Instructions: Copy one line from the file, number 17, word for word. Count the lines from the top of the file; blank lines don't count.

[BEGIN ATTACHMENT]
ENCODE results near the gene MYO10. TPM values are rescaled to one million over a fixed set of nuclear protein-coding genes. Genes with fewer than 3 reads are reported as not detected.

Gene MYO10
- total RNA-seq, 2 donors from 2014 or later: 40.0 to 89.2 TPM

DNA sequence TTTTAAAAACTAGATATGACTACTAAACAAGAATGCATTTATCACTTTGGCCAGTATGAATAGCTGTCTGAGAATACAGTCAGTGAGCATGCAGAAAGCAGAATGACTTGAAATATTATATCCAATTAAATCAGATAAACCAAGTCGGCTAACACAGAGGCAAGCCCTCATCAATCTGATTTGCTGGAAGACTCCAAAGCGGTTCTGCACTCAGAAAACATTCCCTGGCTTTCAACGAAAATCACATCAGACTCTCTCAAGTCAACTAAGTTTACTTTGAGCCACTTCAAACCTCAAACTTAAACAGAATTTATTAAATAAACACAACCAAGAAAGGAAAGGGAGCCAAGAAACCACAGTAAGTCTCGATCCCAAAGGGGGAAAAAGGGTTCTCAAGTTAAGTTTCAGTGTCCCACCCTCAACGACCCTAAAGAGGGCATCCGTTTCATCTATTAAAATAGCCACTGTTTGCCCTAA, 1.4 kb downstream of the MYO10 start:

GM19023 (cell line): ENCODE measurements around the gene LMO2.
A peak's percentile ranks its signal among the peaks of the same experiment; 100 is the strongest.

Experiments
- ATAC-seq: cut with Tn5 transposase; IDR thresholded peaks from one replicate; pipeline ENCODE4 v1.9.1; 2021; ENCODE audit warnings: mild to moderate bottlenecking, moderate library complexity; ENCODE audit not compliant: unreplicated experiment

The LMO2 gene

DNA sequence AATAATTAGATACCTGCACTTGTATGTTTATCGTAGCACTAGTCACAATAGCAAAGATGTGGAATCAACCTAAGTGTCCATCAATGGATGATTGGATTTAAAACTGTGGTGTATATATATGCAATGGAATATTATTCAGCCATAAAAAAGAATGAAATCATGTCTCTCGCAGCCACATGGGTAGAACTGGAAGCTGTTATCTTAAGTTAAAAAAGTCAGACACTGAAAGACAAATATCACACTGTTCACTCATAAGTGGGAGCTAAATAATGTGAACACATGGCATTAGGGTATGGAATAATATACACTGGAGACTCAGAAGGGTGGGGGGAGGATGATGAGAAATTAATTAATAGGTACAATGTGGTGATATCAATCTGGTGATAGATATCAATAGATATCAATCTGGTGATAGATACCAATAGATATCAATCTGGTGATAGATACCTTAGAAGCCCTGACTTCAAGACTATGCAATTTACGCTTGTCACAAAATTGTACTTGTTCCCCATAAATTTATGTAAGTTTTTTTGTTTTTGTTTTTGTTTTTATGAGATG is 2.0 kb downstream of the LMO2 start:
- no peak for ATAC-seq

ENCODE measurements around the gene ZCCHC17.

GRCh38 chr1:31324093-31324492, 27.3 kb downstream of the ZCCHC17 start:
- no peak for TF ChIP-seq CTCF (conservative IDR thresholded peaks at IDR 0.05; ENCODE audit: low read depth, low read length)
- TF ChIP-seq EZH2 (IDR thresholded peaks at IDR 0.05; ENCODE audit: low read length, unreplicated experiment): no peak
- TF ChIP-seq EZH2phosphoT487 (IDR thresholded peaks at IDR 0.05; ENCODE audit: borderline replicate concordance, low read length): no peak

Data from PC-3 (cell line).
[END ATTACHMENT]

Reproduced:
Data from PC-3 (cell line).